Scheherazade had always loved stories. Telling them to her husband Shahryar had at first been exhilarating — now the tedium of it, the stress of it, had grown tiring. So many other women were dead because they had failed to convince Shahryar that they should live — would tonight, she wondered, be her turn?
Could she begin another story after this, one to leave incomplete at the night’s end and so ensure her life for another day? She looked into Shahryar’s eyes, and said:
“River had to write a story. He worked nights on it because he spent half of each day studying, half making money. Bills, River knew, didn’t pay themselves. He was divided: not two-ways, but three. He wrote:
“Troy Packham sits in his parents’ cold, porcelain bathtub. If you listen you can hear him crying — harsh, uneven, staccato. In his right hand he clasps his father’s straight razor, but he can’t bring himself to cut.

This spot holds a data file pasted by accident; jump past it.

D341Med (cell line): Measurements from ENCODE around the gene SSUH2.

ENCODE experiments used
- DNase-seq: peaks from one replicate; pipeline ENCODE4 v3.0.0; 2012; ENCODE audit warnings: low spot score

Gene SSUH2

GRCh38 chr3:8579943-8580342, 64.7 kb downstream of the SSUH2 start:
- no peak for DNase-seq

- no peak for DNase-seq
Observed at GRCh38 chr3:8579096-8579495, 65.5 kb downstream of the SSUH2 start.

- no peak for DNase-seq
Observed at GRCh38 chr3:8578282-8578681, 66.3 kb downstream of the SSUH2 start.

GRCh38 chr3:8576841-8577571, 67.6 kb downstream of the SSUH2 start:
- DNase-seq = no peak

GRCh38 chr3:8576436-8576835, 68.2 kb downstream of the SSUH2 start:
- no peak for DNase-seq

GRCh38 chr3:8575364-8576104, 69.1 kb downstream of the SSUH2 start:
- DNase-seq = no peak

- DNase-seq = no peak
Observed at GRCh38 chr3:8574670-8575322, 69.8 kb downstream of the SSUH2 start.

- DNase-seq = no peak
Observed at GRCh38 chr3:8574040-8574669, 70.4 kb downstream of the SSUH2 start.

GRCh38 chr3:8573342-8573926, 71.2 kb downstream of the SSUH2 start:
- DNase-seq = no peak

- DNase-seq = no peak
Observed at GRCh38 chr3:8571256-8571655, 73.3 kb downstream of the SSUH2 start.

“When he finally quietens, Troy climbs out of the tub and says into the mirror, ‘Fuck this shit.’ He walks out of the bathroom. Out of the house. Away from the city.”
“River thought that his story needed more work. A better ending, perhaps. But then so did his studies, so did his contract work. This all had to stop, he decided. He went to kitchen to think over a cup of tea.”
Scheherazade finished her story. The roosters were crowing and the sky brightening. She began no other tale.
“What does it mean?” Shahryar asked.
His wife shrugged, then said, “Love, let me sleep a bit. We can talk later.”